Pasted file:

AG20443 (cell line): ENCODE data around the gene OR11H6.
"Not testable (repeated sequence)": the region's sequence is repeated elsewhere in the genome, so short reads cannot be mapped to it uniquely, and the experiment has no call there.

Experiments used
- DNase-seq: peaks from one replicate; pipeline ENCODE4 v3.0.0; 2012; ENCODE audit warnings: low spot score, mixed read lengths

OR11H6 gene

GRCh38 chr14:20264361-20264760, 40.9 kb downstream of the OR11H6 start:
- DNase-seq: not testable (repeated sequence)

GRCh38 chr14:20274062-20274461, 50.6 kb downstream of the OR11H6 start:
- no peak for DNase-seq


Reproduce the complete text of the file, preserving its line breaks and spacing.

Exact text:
AG20443 (cell line): ENCODE data around the gene OR11H6.
"Not testable (repeated sequence)": the region's sequence is repeated elsewhere in the genome, so short reads cannot be mapped to it uniquely, and the experiment has no call there.

Experiments used
- DNase-seq: peaks from one replicate; pipeline ENCODE4 v3.0.0; 2012; ENCODE audit warnings: low spot score, mixed read lengths

OR11H6 gene

GRCh38 chr14:20264361-20264760, 40.9 kb downstream of the OR11H6 start:
- DNase-seq: not testable (repeated sequence)

GRCh38 chr14:20274062-20274461, 50.6 kb downstream of the OR11H6 start:
- no peak for DNase-seq